16 June 2014
Last updated at 09:34
The number of Cambodians leaving Thailand has soared to more than 120,000 in recent days, officials say.
Many fear Thailand’s new military rulers are about to crack down on migrant workers, which Bangkok denies.
Cambodian authorities are now reportedly preparing to deal with the influx.
The new figure is a significant proportion of the number of Cambodians in Thailand, estimated to be at least 150,000.
A huge logistics and assistance operation is now under way to help the workers get back to their hometowns and villages.
At the border with Cambodia, trains are arriving from Bangkok packed with Cambodians, says the BBC’s Jonathan Head in the border town of Aranyaprathet.
The workers are being transferred by the Thai army to trucks which take them over the border, he says.
The town of Poipet on the Cambodian side of the border is now filled with returnees.
Cambodian workers have been arriving daily at the Thai border town of Aranyaprathet
Military trucks have been transferring Cambodian workers across the border
Many are worried by rumours of a crackdown on all Cambodian migrants
Cambodia, meanwhile, is scrambling to accommodate the sudden influx of returning workers.
The AFP news agency reported that almost 300 cars and military trucks have been arranged to transport workers away from Poipet.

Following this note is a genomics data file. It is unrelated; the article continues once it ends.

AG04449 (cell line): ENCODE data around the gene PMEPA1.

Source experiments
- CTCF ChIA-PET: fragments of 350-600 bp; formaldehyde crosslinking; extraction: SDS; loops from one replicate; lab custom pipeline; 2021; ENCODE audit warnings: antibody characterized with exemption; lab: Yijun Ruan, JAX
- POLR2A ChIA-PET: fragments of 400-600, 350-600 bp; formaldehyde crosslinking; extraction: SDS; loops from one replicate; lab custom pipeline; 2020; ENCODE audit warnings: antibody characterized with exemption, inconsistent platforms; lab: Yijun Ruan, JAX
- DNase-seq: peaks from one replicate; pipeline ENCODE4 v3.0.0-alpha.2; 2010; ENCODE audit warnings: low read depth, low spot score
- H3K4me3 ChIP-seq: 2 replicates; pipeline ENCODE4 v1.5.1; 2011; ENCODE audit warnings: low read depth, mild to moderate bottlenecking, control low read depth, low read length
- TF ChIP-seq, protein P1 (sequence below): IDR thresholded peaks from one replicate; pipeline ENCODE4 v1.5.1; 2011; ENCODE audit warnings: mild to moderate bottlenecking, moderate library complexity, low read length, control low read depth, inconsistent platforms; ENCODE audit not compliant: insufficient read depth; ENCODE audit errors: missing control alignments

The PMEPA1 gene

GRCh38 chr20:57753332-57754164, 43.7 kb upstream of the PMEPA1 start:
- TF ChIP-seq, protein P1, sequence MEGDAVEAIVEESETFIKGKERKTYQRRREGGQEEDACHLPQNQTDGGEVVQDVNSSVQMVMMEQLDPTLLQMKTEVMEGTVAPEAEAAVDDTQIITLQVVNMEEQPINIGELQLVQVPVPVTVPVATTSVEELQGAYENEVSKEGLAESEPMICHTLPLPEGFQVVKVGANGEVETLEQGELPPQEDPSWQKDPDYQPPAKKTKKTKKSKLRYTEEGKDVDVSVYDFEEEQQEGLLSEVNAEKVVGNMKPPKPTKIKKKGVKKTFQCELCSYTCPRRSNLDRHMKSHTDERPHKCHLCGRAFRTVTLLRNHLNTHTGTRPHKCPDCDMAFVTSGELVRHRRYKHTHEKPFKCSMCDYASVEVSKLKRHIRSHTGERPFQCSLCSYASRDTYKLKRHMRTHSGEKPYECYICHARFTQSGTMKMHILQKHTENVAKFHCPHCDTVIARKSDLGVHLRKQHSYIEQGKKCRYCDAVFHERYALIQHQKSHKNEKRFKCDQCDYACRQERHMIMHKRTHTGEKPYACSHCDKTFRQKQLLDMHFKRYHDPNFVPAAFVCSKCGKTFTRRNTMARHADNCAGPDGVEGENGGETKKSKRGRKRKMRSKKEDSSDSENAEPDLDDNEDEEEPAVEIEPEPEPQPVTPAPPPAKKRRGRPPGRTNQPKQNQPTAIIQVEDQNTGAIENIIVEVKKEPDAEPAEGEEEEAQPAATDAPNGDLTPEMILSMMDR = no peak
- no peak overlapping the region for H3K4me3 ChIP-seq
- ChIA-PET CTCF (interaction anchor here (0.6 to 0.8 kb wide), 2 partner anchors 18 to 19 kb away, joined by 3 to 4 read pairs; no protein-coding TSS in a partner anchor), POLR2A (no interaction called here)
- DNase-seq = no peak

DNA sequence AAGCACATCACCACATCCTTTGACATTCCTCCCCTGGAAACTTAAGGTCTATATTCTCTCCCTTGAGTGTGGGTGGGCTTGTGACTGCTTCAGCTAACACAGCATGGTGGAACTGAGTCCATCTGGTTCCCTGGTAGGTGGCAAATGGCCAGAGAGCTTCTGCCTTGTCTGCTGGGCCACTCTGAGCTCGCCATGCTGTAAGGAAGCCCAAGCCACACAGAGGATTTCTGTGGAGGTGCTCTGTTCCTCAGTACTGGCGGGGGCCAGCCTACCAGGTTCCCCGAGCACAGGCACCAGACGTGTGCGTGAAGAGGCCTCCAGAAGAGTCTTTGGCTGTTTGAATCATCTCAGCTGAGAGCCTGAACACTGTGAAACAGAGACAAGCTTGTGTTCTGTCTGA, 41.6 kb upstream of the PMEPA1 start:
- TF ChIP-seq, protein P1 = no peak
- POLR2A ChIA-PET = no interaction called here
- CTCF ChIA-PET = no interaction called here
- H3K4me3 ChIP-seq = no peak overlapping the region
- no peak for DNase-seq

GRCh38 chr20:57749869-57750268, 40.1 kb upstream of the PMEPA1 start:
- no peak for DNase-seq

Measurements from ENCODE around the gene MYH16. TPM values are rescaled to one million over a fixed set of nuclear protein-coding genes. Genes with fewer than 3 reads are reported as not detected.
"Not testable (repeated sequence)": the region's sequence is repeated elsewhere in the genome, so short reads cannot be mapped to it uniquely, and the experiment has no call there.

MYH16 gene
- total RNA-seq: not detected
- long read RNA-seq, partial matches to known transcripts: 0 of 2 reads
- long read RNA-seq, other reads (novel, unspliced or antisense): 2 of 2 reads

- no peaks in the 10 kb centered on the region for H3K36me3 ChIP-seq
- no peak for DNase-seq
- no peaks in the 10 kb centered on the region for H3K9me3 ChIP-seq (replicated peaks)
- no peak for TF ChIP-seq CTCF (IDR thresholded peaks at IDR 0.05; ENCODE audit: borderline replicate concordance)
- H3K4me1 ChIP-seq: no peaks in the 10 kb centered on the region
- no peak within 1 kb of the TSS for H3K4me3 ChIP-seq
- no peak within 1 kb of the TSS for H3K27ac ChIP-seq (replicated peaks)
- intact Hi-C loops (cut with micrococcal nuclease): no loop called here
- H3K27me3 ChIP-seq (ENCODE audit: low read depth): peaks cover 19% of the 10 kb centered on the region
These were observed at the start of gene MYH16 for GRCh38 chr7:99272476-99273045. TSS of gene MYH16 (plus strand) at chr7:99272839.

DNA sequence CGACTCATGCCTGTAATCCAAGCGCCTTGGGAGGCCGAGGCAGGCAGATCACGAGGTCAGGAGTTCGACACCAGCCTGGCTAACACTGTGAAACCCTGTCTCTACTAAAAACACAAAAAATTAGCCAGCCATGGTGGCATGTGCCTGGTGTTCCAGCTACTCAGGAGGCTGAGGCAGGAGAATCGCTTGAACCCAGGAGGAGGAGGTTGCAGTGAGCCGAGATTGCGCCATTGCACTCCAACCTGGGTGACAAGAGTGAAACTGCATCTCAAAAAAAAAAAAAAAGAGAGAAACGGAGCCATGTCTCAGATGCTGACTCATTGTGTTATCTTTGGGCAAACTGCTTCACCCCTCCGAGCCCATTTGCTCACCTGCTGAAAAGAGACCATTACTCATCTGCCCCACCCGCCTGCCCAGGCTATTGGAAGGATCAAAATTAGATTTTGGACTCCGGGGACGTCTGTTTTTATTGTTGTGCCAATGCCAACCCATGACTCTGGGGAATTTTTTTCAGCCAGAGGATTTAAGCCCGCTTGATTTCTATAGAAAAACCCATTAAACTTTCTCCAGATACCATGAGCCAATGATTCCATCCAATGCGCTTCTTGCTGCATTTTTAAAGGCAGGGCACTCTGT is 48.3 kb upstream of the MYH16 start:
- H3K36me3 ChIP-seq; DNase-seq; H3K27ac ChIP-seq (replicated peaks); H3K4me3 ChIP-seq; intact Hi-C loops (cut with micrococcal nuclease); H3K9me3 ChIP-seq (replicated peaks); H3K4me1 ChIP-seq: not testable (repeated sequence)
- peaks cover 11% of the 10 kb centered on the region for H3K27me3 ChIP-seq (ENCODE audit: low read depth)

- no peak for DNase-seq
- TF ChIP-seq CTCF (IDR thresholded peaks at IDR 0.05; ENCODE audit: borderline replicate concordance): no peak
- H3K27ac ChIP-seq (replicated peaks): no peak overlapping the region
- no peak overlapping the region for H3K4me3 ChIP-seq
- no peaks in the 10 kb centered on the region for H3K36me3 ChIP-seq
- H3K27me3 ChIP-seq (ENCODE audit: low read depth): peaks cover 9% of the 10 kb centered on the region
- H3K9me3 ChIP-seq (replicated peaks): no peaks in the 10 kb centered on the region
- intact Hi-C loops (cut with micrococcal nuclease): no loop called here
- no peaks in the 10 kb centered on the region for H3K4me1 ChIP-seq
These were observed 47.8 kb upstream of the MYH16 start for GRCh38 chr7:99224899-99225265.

Cambodia’s labour minister Ith Samheng has said the government is working on a jobs creation programme.
Many of those leaving are worried by warnings from the Thai government that it will take action on illegal immigrants.
There are also rumours that Cambodians will be targeted, whether they are legal or illegal, says our correspondent.
The Thai authorities have promised that only illegal immigrants are being singled out, and that documented workers are still welcome.
Cambodians are often viewed as suspect because of support their government has given to the controversial former Prime Minister Thaksin Shinawatra.
Mr Thaksin was ousted in a coup in 2006, and his sister Yingluck was similarly unseated as prime minister by the military last month.
Thai industry depends on the two to three million migrants who have come from neighbouring countries.
It is unclear whether some of the migrants are being forced to leave.
Wire reports have quoted some saying they were told to to leave by Thai soldiers, and a Cambodian human rights body has accused the Thai military of “forcefully” expelling migrants.
But other migrants have also been quoted as saying they decided on their own to return to Cambodia.